2. Elijah is not asking God the why question but the what question. The question is not, “Why did you let this happen?” That is the question of a victim. Elijah actually asks a much better question. Lord my God, have you brought tragedy even on this widow I am staying with, by causing her son to die?” I hear Elijah asking, “Lord my God, what are you doing?” 

Here’s my sense of the text. God did this or allowed this for the sake of an extraordinary demonstration of his glory. Look at Elijah’s immediate next step: Then he stretched himself out on the boy three times and cried out to the Lord, “Lord my God, let this boy’s life return to him!”

Did God let him die so he could be raised from the dead? Is that what God was doing here? Elijah jumps right into that work. And we get this:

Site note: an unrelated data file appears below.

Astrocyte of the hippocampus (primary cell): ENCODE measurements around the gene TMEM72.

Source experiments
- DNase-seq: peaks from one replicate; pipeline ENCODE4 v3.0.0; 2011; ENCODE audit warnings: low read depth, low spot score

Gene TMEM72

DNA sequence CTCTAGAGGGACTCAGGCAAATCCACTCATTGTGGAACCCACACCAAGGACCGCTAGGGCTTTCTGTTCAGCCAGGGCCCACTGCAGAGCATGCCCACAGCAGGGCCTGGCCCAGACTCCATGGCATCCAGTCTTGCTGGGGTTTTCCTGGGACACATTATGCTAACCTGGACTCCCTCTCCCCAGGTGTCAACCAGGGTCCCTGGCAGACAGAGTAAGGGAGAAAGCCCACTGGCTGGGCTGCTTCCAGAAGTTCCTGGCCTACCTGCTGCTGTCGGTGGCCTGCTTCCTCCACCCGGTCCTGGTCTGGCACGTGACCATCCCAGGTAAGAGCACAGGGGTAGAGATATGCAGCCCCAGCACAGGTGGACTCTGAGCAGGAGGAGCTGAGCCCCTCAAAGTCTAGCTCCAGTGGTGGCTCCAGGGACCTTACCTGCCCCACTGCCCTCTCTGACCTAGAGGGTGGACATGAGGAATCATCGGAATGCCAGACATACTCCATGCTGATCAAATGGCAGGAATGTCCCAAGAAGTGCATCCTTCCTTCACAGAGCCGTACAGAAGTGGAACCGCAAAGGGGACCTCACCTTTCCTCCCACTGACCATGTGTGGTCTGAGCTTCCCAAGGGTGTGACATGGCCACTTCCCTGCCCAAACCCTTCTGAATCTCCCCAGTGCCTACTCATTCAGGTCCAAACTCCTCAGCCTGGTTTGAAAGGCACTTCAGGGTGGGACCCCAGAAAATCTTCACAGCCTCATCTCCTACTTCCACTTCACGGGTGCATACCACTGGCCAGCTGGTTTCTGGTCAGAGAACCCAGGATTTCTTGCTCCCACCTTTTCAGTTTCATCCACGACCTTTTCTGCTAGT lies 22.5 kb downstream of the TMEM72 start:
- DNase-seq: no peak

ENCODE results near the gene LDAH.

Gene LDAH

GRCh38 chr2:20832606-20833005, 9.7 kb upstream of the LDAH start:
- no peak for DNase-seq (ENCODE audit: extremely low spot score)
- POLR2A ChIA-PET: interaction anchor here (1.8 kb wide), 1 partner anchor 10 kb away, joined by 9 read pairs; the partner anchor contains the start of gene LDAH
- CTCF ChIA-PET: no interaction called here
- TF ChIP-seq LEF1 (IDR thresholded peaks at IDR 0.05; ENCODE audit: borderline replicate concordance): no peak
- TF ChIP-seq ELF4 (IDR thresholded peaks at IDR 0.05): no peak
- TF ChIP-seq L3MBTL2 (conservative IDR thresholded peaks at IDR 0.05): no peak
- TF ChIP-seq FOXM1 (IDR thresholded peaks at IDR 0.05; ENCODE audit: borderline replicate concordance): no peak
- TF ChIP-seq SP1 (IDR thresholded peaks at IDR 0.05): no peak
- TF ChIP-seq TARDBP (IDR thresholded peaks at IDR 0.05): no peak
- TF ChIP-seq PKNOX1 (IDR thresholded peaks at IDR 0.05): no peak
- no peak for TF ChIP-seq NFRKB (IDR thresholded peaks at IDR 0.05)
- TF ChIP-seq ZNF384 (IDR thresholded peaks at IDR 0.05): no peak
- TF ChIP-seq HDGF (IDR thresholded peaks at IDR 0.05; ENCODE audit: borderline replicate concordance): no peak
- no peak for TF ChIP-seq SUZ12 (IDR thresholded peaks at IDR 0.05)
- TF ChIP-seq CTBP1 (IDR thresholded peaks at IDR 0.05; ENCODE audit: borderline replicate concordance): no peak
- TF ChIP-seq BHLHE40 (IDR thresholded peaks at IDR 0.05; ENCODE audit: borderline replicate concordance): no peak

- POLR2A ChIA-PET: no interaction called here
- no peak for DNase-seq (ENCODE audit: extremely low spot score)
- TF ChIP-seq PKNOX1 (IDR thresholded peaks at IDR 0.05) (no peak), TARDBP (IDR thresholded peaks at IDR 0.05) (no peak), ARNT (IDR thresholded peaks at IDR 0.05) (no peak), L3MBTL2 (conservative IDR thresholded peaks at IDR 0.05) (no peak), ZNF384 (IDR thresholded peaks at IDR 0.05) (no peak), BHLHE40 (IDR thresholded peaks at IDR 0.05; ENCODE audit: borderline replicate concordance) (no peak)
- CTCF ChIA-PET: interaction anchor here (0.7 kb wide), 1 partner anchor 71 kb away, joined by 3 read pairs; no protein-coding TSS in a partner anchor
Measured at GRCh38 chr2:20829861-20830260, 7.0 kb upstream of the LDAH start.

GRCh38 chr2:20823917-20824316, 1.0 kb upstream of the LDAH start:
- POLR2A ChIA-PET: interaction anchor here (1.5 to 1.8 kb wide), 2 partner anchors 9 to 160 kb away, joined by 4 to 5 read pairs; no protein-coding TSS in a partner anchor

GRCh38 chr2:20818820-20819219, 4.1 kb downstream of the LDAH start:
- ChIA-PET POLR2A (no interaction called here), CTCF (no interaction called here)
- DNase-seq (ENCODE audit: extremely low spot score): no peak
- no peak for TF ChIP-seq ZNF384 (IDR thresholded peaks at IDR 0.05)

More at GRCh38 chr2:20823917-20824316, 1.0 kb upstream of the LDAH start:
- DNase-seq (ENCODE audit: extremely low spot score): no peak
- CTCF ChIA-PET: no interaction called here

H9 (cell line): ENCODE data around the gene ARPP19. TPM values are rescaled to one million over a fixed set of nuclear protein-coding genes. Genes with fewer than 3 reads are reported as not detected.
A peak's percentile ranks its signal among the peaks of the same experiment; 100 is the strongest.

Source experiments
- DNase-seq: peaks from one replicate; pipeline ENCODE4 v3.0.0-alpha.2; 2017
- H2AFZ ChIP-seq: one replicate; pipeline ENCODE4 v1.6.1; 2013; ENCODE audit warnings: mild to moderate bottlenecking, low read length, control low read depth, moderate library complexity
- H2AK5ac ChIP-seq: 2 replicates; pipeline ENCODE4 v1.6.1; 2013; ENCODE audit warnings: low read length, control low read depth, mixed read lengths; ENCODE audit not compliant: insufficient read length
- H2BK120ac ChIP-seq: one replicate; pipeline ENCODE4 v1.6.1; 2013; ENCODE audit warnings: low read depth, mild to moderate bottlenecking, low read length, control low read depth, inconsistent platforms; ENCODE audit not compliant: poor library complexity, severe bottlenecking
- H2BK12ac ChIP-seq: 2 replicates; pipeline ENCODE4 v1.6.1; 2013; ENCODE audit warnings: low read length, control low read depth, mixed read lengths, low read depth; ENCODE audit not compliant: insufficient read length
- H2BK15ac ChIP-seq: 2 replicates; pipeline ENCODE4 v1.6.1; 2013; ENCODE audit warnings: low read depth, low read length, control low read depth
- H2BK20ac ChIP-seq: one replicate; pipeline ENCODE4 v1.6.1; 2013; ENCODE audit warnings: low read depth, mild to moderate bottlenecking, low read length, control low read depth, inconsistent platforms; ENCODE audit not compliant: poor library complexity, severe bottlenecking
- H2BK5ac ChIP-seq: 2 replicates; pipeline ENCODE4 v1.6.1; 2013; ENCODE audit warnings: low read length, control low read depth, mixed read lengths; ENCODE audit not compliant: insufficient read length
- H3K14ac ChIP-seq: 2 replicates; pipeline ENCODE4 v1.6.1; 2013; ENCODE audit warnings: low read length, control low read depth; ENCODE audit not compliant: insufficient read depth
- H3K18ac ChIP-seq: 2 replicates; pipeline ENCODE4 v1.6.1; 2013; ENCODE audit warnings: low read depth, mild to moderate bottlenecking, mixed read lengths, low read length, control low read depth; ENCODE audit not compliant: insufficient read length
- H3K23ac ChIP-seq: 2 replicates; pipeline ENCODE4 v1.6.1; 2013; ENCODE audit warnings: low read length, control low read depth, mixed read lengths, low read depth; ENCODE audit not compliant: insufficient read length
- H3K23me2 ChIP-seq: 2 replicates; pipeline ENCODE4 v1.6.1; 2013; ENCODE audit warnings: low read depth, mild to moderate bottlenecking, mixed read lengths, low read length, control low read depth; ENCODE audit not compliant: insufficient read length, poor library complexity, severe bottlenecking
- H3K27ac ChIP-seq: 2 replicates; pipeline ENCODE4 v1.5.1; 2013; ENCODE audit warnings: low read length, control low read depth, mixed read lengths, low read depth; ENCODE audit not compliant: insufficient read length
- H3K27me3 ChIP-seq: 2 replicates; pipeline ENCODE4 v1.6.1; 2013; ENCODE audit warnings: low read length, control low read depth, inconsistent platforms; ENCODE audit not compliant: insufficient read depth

22 The Lord heard Elijah’s cry, and the boy’s life returned to him, and he lived. 23 Elijah picked up the child and carried him down from the room into the house. He gave him to his mother and said, “Look, your son is alive!”

Here’s the real miracle: this widow received her son from the hand of God. God here demonstrates Himself in this most obscure yet profound way as the source of provision, the source of healing, and the source of life itself. I believe God was allowing the widow to be stripped of all her sources including Baal, her employment in his industry, and her son. All her idols were being cast down and crushed. God is doing in a very small and obscure way what He will do in a much larger way across the land.